The main thrust of this collaborative effort between applied mathematics (fluid dynamics) and geophysics (geophysical Fluid dynamics) is a focussed study of strongly chaotic three-dimensional convection as applied to the Earth's mantle, using analytical, numerical and visualization techniques. The investigator and his colleague David Yuen extend the usual canonical formulation of constant property simulation to include realistic depth-dependent thermal expansivity and viscosity thermal conductivity along with multiple internal phase transitions and internal heat generation. The presence of a triple point in the phase diagram and a more accurate temperature-dependent viscosity are also incorporated into the mathematical formulation. The investigators use the newly developed proper orthogonal decomposition (POD) and linear stochastic estimation (LSE) techniques to compress the enormous amount of data resulting from large-scale three-dimensional numerical simulations. The POD and LSE techniques are also used to characterize and understand the spatio-temporal dynamics of the relevant coherent structures, such as hot rising thermal plumes and cold sinking sheets. The investigators study relevant geophysical problems such as the underlying causes of large-scale circulation in the mantle, the relative stationarity of upwellings from depth-dependent material properties, gravitational instabilities caused by multiple phase transitions and the effect of temperature dependent viscosity on the mantle dynamics. They also conduct simulations with an imposed time-dependent boundary condition at the bottom to account for the cooling of the core, in order to study the thermal history by starting at very high Rayleigh number, like 10**8, and slowly lowering the Rayleigh number via cooling. The investigators use modern mathematical theories and numerical techniques to study the three-dimensional dynamics of the Earth's interior. An important issue arising in the last year is the possibility for gravitational instabilities to develop in the mantle due to phase transitions. This instability results in periodic eruption of superplumes and associated intense volcanic activity. The collaborators are among the first groups to model this phenomenon in three dimensions. They plan to study this further by incorporating more realistic flow laws and thermodynamics. There are still many aspects in this phenomenon of gravitational instability to explore, as increasing evidence from the correlation between past trench sites and the cold anomalies in the lower mantle, inferred from seismic tomography, suggests that such mantle instabilities could have occurred in the past 100 million years. Recognition of these instabilities may change traditional views of the role of steady-state processes. They also investigate the nature of coherent large-scale flow structures in the lower mantle as revealed by seismology, and what effects these instabilities have on the long-term thermal evolution of the Earth and Earth-like planets. It was only a few years ago that the idea of a thermal attractor from the collisions of plumes was introduced in geophysics. They expect that work on large-scale coherent structures maintained dynamically by mantle convection may also affect traditional views of geophysical behavior.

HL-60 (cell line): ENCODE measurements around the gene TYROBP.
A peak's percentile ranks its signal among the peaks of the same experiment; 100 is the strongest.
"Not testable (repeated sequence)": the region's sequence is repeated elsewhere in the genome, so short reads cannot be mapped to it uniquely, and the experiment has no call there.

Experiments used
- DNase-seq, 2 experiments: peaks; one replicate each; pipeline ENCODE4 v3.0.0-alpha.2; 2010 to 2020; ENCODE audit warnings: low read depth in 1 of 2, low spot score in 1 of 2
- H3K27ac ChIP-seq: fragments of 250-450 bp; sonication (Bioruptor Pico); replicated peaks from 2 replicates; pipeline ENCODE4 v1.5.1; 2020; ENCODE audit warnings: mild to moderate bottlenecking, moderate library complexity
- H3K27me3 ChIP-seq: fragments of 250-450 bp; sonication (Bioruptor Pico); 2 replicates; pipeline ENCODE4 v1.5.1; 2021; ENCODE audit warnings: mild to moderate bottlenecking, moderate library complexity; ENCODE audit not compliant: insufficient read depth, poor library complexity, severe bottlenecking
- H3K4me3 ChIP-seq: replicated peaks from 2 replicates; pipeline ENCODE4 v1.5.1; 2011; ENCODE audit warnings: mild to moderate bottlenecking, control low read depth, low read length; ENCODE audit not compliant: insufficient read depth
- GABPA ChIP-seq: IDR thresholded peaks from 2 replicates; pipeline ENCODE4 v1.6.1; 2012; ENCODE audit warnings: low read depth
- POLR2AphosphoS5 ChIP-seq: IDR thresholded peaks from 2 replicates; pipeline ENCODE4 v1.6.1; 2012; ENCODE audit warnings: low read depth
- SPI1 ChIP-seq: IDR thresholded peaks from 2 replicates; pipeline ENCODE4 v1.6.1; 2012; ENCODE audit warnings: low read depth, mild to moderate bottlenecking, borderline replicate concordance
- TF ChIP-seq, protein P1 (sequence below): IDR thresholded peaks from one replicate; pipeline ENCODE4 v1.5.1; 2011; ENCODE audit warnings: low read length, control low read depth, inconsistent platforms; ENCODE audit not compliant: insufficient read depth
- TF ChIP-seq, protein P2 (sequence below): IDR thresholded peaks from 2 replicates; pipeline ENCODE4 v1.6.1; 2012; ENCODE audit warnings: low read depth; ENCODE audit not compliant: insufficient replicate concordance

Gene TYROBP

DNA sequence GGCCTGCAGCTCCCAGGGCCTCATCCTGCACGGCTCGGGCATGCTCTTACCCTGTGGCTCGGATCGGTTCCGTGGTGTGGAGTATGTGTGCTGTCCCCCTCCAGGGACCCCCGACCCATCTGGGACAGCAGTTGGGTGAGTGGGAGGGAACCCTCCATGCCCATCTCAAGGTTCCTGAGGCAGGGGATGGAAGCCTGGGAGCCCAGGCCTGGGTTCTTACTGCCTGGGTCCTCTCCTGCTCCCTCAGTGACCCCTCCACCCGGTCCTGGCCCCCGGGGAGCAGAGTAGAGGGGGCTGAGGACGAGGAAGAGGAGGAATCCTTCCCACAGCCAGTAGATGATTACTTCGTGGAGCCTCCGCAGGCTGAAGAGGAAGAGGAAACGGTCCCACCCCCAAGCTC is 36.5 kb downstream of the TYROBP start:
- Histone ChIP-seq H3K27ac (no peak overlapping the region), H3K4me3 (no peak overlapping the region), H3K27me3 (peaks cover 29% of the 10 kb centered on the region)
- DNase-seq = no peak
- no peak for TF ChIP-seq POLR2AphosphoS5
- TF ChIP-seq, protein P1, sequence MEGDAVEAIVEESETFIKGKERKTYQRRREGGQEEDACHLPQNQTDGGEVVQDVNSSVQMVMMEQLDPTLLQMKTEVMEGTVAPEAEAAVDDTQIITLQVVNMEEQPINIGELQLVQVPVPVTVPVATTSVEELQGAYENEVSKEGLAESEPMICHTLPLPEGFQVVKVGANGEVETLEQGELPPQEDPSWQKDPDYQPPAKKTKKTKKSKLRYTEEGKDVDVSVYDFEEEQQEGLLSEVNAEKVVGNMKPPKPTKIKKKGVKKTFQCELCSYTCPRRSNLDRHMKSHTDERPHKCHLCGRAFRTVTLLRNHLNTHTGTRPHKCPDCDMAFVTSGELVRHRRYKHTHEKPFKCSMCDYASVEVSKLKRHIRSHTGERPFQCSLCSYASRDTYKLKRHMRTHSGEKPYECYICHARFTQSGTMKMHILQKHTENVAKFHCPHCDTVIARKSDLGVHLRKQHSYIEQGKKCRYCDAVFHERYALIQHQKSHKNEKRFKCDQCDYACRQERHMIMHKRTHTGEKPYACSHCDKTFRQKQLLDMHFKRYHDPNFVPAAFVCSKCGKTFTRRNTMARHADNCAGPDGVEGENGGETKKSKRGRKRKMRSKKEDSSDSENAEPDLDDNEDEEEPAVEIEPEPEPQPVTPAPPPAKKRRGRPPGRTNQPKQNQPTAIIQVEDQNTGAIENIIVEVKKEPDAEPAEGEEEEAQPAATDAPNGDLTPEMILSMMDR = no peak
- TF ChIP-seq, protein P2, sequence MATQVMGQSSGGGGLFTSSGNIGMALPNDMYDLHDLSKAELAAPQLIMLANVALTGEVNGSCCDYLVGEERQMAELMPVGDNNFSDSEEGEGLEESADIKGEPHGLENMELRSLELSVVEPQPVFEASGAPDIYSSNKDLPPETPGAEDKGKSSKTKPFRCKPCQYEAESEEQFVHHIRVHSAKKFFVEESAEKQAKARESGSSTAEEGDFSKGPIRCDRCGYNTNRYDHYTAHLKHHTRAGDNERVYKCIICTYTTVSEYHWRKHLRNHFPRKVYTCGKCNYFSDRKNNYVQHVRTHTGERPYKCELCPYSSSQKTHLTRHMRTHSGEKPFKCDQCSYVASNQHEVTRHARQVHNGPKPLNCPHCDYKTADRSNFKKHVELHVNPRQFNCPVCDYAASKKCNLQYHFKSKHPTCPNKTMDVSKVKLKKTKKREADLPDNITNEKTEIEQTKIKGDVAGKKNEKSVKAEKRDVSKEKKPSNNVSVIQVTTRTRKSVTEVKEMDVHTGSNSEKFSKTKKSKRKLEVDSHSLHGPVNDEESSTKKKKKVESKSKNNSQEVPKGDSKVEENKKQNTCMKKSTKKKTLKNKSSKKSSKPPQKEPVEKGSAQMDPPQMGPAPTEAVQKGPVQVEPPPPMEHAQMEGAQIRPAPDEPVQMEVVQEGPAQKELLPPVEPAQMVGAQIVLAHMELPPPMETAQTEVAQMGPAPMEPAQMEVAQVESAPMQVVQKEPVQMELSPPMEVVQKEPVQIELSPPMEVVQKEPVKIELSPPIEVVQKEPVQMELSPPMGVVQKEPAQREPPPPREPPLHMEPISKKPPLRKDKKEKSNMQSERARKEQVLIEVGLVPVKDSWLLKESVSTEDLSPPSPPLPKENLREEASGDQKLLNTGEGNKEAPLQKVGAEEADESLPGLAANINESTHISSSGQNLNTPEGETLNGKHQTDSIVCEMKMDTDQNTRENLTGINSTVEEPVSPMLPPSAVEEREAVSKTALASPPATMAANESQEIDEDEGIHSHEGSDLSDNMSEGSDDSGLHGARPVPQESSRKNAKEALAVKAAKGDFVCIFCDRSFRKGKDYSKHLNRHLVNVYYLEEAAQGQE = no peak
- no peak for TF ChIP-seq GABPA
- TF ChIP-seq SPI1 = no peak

National Science Foundation (NSF)
Division of Mathematical Sciences (DMS)
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Michael H. Steuerwalt
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University of Illinois Urbana-Champaign
United States
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